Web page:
The Hui ethnic group is the most widely distributed ethnic group of China with a total population of 9.8 million. Most of the Hui people live the Ningxia Hui Autonomous Region in northwestern China. There are lots of concentrated Hui communities in Gansu, Xinjiang, Qinghai, Hebei, Henan, Yunnan, and Shandong Provinces. Hui people speak Chinese, and some of them could also speak Arabic and Farsi.
The ancestors of Hui were Mongols who migrated to east China after three expeditions during the 13th century. Through hundreds’ years of communications and intermarriages, the Hui gradually acquired the customs and living habits of the Han, the Mongols, and the Uygur, and finally become the Hui Nationality. Most of the Hui people are devout Muslims, their history and culture is deeply rooted from Islamic religion. Mosque has becomes a symbol of Hui communities or Hui habitat.
Hui people prefer eating wheaten-based food to rice-based food. What’s more important, eating pork, meat of dogs, horses, donkeys, mules is forbidden according to the religious doctrine of Islam. Besides, the Hui people could not eat meat of animals which are killed by people from other nationalities. They believe only animals killed by the special cook or the imam from the mosque can be eaten. Hui people are not allowed to drink alcohol either. Most of the Hui people do not smoke, especially when visiting other’s home.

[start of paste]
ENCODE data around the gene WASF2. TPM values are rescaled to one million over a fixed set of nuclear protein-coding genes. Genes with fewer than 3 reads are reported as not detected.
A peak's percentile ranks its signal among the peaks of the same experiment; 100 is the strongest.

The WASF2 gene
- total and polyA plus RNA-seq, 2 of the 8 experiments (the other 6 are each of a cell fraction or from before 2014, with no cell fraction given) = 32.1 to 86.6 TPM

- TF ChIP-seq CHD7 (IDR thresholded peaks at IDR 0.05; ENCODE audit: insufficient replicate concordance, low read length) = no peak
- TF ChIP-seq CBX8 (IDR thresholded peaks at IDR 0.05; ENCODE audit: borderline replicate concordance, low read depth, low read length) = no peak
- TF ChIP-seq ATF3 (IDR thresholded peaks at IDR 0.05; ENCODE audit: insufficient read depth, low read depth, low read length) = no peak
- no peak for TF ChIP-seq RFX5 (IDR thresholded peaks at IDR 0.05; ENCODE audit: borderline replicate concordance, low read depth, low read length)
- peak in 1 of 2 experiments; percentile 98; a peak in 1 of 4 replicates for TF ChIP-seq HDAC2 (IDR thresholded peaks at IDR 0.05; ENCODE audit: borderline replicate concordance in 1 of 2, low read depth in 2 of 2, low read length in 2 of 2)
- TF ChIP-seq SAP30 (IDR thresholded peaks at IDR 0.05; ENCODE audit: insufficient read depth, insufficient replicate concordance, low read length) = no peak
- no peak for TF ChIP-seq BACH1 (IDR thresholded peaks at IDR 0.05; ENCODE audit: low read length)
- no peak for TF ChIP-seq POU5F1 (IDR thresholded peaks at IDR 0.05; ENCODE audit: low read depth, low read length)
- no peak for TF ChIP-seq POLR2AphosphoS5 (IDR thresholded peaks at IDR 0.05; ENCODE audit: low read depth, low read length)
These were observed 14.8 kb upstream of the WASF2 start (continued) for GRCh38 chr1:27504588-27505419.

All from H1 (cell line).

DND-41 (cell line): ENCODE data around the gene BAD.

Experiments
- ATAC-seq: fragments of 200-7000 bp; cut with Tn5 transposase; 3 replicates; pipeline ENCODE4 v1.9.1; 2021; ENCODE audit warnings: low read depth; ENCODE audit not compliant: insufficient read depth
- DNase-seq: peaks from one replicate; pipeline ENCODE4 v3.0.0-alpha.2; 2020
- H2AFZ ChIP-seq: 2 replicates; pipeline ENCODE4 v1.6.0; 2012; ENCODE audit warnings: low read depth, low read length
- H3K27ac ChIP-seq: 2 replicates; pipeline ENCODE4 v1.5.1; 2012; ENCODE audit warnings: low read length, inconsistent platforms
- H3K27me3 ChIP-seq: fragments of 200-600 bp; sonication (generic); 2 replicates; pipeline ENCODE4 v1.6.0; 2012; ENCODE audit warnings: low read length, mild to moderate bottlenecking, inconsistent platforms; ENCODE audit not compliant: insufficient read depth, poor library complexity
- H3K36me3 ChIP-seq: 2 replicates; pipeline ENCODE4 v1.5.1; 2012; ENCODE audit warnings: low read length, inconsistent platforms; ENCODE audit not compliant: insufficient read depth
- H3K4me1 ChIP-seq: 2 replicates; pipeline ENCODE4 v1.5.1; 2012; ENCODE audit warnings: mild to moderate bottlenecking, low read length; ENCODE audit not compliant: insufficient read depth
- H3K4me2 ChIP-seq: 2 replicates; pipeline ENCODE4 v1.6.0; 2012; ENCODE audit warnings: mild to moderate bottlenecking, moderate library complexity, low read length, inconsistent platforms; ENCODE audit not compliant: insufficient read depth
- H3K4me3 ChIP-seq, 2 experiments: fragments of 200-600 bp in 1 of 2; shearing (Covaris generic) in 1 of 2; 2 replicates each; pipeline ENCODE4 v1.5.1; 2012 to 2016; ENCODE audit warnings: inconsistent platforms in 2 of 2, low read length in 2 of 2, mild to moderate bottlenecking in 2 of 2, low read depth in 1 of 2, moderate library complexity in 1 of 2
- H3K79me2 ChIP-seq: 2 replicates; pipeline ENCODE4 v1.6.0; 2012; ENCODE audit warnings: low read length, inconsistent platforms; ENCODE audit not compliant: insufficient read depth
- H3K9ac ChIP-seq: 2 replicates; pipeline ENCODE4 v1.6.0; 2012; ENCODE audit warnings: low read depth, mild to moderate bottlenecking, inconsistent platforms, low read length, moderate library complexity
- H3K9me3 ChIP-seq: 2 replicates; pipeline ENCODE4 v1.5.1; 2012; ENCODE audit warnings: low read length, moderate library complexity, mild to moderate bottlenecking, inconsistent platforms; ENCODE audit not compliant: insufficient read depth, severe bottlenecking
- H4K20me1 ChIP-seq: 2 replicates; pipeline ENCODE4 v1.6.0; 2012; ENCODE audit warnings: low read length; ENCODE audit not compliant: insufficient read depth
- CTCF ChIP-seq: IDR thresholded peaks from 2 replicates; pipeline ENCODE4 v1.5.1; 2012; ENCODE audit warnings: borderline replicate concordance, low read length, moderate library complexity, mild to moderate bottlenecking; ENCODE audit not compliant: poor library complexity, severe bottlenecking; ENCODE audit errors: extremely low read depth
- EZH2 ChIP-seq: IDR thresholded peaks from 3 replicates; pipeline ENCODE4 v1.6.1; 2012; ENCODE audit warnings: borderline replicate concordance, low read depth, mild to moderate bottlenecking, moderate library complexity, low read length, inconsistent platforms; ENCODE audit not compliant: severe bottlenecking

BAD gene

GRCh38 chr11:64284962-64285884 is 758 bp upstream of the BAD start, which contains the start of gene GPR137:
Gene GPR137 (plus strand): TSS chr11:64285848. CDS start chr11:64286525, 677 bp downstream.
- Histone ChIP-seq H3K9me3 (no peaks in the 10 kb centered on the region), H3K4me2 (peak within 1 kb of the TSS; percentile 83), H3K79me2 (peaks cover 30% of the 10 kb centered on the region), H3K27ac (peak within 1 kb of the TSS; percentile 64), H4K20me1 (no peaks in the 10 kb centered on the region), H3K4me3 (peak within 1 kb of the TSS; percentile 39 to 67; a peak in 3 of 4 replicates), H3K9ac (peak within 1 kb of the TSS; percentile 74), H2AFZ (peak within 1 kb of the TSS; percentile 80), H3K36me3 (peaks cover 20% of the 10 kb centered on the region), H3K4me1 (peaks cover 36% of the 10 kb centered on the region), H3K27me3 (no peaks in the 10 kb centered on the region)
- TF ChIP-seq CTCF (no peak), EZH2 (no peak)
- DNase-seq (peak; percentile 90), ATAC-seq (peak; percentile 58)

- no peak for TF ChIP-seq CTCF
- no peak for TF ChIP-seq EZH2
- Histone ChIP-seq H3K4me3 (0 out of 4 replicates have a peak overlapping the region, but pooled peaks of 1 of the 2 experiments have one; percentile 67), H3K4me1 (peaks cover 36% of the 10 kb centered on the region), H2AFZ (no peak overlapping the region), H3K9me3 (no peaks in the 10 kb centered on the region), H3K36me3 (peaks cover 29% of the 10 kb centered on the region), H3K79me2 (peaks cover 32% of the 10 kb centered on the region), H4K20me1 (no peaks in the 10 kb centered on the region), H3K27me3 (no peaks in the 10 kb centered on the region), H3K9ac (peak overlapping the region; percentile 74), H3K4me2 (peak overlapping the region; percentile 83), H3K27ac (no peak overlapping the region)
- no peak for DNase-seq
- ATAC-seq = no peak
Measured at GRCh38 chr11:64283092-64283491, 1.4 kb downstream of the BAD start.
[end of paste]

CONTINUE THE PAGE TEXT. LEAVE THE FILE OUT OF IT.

Hui people usually wear a white hat or cover their head with a piece of cloth. Depending on which branch of Islam they belong to, the hats are of different shapes including pentagonal, hexangular or octagonal. Women usually wear white, round-edged hats, and normally young girls like to wear green veils with golden edges or elegant embroidered patterns of flowers and grass.
Eid al-Adhs is one of the most important festivals of Hui. According to their custom, eating is prohibited during the ninth month of Islam Calendar, thus Eid al-Adhs which falls on the first day of October is just the day marked the end of the Ramadan. On that day, Huis firstly kill livestock and divided the meat into three parts. The first part is offered to the family members, the second part is for relatives, friends, and neighbors, and the last part will be served to the poor in the community.